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Coronavirus in china and hong kong, covid cases current situation late 2022

As Covid spreads across China, the media say that things will be back to normal by spring.

The official media are trying to make the "exit wave" of cases look like they were part of a plan.

China's state media have said that things will get back to normal in a few months and have rejected criticism from the West. This comes as the country's censors try to show that the "exit wave" of coronavirus cases that is sweeping the country is all part of a plan.

"Virus experts expect things to get back to normal by spring," said a headline in the China Daily, the country's most important English-language newspaper. Other articles had titles like "Experts: Omicron is less likely to cause severe illness."

After years of warning about the dangers of Covid, Chinese officials this month lowered the number of tests that had to be done, let most Covid patients quarantine at home, and stopped locking people up.

People eat at a food court in the Hong Kong neighborhood of Causeway Bay.
People eat at a food court in the Hong Kong neighborhood of Causeway Bay.

The U-turn happened because of a slowing economy and growing opposition to the policies. The official language about the virus has also changed. Just a few weeks ago, state media said that containing it was the only way to deal with it.

Propaganda organs had praised Beijing's "zero-Covid" policy as proof that the government cared about its people. This was in contrast to the looser restrictions in the West, which were seen as morally corrupt and economically weak because of the spread of the virus.

"At the central level, the U-turn was very clear," said Ryan Manuel, managing director of Bilby, a company that analyzes Chinese government documents. He also said that local authorities had been sending "mixed signals" about zero-Covid for several months.

After the central government eased zero-Covid this month, official media showed that the change was planned, good for the economy, and timed so that there wouldn't be too many deaths.

On December 19, a man buys antigen test kits at a pharmacy in Hangzhou, which is in the eastern province of Zhejiang in China.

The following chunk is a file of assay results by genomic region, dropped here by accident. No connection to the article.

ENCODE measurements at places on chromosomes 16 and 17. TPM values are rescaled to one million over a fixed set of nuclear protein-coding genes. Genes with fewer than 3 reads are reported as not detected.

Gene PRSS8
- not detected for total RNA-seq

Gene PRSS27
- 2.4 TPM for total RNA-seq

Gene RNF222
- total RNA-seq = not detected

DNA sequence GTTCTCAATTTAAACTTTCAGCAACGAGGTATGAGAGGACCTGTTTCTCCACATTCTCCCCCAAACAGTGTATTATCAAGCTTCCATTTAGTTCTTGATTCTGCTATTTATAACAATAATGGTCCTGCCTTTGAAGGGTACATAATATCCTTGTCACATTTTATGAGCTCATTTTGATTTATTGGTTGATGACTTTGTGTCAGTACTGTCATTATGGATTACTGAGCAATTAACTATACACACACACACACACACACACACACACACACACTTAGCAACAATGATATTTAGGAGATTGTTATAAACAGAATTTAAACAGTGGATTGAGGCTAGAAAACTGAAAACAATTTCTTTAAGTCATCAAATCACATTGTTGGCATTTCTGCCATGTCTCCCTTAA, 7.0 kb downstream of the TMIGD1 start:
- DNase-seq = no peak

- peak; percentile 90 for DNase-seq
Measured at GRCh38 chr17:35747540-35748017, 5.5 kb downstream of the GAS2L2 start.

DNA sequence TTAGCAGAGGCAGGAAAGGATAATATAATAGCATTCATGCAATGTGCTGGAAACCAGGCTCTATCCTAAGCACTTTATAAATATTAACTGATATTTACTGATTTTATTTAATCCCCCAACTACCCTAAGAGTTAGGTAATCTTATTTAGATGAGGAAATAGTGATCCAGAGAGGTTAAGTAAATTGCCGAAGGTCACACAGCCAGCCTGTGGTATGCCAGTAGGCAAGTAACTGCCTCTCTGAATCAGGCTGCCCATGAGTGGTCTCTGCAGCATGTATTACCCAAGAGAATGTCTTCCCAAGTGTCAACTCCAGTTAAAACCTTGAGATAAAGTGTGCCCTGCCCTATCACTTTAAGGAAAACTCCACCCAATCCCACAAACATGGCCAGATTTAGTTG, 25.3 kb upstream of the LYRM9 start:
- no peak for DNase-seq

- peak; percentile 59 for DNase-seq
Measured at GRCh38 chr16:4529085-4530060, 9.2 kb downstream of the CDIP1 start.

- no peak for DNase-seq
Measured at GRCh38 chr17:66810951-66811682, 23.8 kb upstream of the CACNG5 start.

On December 19, a man buys antigen test kits at a pharmacy in Hangzhou, which is in the eastern province of Zhejiang in China.

Another article in China Daily was called "Where China Stands in Covid Deaths Around the World." It quoted respiratory disease expert Zhong Nanshan as saying that the official national death toll was the lowest of any "major" country and 1/232 of the global average.

The report comes with a graph that shows the total number of deaths in China, the US, and the whole world. The line for China stays flat throughout the graph.

Experts don't agree with how China counts deaths. Since early December, when zero-Covid was eased, only seven people have died on the mainland, for example. This is different from Hong Kong, which has more than 7 million people and had 39 deaths in the two weeks before Monday.

Several models, including one that was partly paid for by the Chinese Center for Disease Control and Prevention, have predicted that China could have up to 1 million Covid deaths in the reopening phase as the country loosens its strict controls.

But Chinese media, which just a few weeks ago said that moving away from zero-Covid would have similarly terrible effects, are now emphasizing how nearly three years of strict rules gave the country time to vaccinate its people and improve its medical infrastructure.

Beijing's top public figures have also defended the government's messy reopening to people who are upset about empty pharmacy shelves and a lack of medical supplies.

Hu Xijin, who used to be the chief editor of the populist newspaper Global Times, told his 25 million followers on the Weibo app that Beijing was "facing a battle that has never been seen before" and that it was "too idealistic" to think that the city was ready.

"Is it a lack of planning? One netizen replied, "It's a total lack of preparation; making some fever medicines two weeks ago would have been enough."

Even though China's "zero-Covid" policy worked well early on in the pandemic, when millions of people died in other countries, analysts said the country did not use the time to fully vaccinate its elderly or prepare its healthcare system as well as it could have.

The head of Eurasia Group, Ian Bremmer, said in a note that the best way to fight Covid in 2020 became the worst way in 2022. He said that China's decision to leave Covid was "a sudden, shocking turn around with no plan or preparation."

But commentators for China Daily and CGTN, the English-language arm of state broadcaster CCTV, said that criticizing China's approach was "western media bias."

The official government news agency, Xinhua, said in an editorial on Monday that the zero-Covid policy was changed because the virus was less dangerous.

It also said, "It doesn't go against the hard truth that China is one of the world's best at saving lives from the pandemic." China has done what it said it would do from the beginning: put the people and their lives above everything else.

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